Introduction: Inline Media Controls for Mobile to Car Audio
This Instructable will show you how to create a 3.5mm male to male audio cable to use between your mobile phone and car to give you simple media control without having to touch or look at your phone.
I have only tested it with a Samsung Galaxy S2, and am not sure if it will work or be safe with any other models, although I have reason to believe it should work with many Android based phones, as the operating system should be looking for the same commands, assuming that the hardware supports it (that the phone has a 4 pole connection in its headphone socket).
Since upgrading my phone to the latest version of Android (Ice Cream Sandwich, v4.0.3) the controls have changed! My cord now does nothing when the button is pressed, volume up on skip track back, volume down on track forward. If anyone else finds this problem with their phone please leave a comment below with the phone version and operating system version. I am working on a new cable, but I have to try to find the new values to perform the desired functions!
I have tried resistance values from 0 ohm to 1200 ohms and have only been able to increase or decrease the volume on my Samsung Galaxy S2 running Android 4.0.3.
Decreasing volume occurs between 300 - 720 ohms
Increasing volume occurs between 150 - 290 ohms
The original values (used in this Instructable) should still work with earlier versions of Android, and possibly on other phones.
I don't think that this it will work with iPhones, as they look for a series of impulses rather than varied resistance as inline media controls.
I also need to give credit to WideBread.com and author Rich Kappmeier for doing the leg work on this one. Without his article
I would not have been able to get very far with my idea (which as it turns out wasn't very original, at least in this phase).
At one point I forgot to take photos so I made a second cable to get photos of the final steps, thus the different cord colour.
1 x 3.5mm 4 pole headphone jack
1 x 3.5mm stereo headphone jack
4 core cable
1 x 220 ohm resistor
1 x 620 ohm resistor
1 x push button (Play/Pause)
1 x 2 way switch (Skip Forward/Back)
Short length of wire
Sugru or other joining/finishing product
Step 1: Striping the Wire
You will need to strip your 4 core wire.
My cable was very well insulated against chemical corrosion, far more than it needed to be for this purpose, which meant it was fairly hard to strip.
The outer jacket was a rubbery plastic which my wire stripper had trouble getting through without destroying the wire inside. After a few attempts I ended up using a sharp blade and bending the cable away from the cut and using the extra tension on the side facing up to make careful cuts till I got to the inner wires.
Only strip one end of your wire at this point. if you make a mistake you will need to cut it off and start again, making your cable shorter each time. Make sure you have plenty of excess cable and cut to length when you need to strip the other end.
This first end is going to be used for the 4 pole 3.5mm jack as it is the most tricky end of the cable, but more on that in the next step.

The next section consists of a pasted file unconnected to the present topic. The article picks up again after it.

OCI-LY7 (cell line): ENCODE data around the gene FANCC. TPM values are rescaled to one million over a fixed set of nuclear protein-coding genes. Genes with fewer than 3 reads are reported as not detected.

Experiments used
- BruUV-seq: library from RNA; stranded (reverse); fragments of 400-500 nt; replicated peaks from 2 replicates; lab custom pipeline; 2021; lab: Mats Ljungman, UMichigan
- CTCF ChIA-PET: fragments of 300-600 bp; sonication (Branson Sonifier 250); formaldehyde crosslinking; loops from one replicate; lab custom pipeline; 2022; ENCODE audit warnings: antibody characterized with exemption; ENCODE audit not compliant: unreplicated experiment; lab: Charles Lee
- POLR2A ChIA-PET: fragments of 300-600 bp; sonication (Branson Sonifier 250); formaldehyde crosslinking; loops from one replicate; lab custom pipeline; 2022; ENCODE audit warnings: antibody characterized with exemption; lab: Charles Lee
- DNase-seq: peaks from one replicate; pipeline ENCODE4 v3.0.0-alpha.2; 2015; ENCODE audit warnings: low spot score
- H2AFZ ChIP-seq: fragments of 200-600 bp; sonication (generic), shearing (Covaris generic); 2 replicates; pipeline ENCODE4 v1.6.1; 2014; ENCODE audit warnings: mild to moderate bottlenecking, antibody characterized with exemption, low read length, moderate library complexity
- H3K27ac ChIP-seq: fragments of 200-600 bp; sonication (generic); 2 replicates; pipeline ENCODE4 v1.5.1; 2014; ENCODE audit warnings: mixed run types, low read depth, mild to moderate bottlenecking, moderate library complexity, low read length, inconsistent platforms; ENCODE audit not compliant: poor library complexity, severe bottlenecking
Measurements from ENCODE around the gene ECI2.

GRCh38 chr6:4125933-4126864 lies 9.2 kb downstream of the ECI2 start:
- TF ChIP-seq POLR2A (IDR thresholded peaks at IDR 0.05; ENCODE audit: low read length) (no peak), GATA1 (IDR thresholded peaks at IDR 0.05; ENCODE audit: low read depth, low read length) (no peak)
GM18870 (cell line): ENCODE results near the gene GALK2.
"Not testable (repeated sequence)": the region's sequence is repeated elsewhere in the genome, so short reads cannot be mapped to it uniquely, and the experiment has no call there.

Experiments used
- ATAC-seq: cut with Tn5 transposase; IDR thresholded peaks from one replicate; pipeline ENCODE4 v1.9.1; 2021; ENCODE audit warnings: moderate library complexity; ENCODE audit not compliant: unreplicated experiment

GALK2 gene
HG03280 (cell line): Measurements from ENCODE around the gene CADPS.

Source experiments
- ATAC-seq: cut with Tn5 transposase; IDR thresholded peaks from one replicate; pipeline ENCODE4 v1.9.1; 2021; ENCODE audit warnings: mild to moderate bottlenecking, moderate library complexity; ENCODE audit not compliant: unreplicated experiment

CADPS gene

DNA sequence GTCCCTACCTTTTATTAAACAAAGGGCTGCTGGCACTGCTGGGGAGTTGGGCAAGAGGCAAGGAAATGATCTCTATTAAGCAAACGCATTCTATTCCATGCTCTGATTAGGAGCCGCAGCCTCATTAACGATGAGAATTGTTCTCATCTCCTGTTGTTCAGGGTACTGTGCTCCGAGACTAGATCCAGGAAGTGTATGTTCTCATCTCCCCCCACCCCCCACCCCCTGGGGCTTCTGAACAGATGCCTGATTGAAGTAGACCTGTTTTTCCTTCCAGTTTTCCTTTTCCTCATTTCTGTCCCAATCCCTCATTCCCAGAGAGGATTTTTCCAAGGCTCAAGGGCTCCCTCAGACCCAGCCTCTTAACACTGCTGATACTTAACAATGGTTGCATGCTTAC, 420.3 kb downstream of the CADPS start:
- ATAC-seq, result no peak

Step 2: Wiring the 4 Pole
The 4 pole 3.5mm jack is the end which goes into your phone.
The only jacks I could get where horribly cramped on the inside, with only a couple of mm to solder each connection very close to the others. Given the choice I would have gone for a 90 degree connector, because from what I have seen they are more spacious and have bigger connectors on the inside.
When you look at the internals of your jack you will see that, if it is like mine, it's very cramped. You will need to be careful to only expose very small sections of wire to soldier to the connection points, and to trim each wire to the appropriate length before soldering.
As marked in the Image 1 the connections are:
Mid Top: Earth
Mid Bottom: Right Speaker
Tip: Left Speaker
Long Arm: Earth
Furthest solder point: Left Speaker
Middle solder point: Right Speaker
Closest solder point: function
Your jack's connections may be different inside, so it's best to check them with your multimeter to make sure it's right. If you don't have a multimeter you can use a battery and a LED to make a circuit though the jack and find the continuity.
Keep your multimeter handy to check which pole corresponds to which solder point as you go, to get your wires connected properly. You don't want to have to unsolder the connections and try again if you have the same cramped connector I had.
Step 3: Wiring the Stereo Jack
The stereo jack, or 3 pole jack, is much easier than the 4 pole. Even with an inline jack it is more spacious inside the connector, but if you have a 90 degree one like I do (which I recommend for this use) it is very easy to connect on the inside.
The poles are the same as on the 4 pole jack, just without the function connection.
Middle: Right Speaker
Tip: Left Speaker
Tracing that to the soldier points inside the jack is simple too:
Long Arm: Earth
Centre: Left Speaker
Non-centre: Right Speaker
At this point I also connected a second wire to the earth and ran it back out of the jack's housing along with the unused function wire. You could probably put holes in the housing and run these out the top or side to try to hide them, but I am intending to use Sugru to tidy things a little later on, and having them out the back keeps it out of the way for me to work on.
I am intending to mount my track skip switch to the back of the jack housing with the switch leaver extending past the end of the housing, and the play/pause button on top of the switch body, in line with the jack's poles.
At this point you can test to make sure your cable will work as a basic audio cable. Plug the 4 pole jack into your phone, and the stereo jack into your car stereo, computer line in, MP3 player dock or anything with a stereo socket that can play music, and fire up your favourite tracks on your phone.
It should play nicely through, if you have any issues with the connection you may only get one speaker working (indication the wire inside is broken or the solder point isn't connected properly) or no sound which could be the earth not connected, both speakers not connected or all wires not connected properly.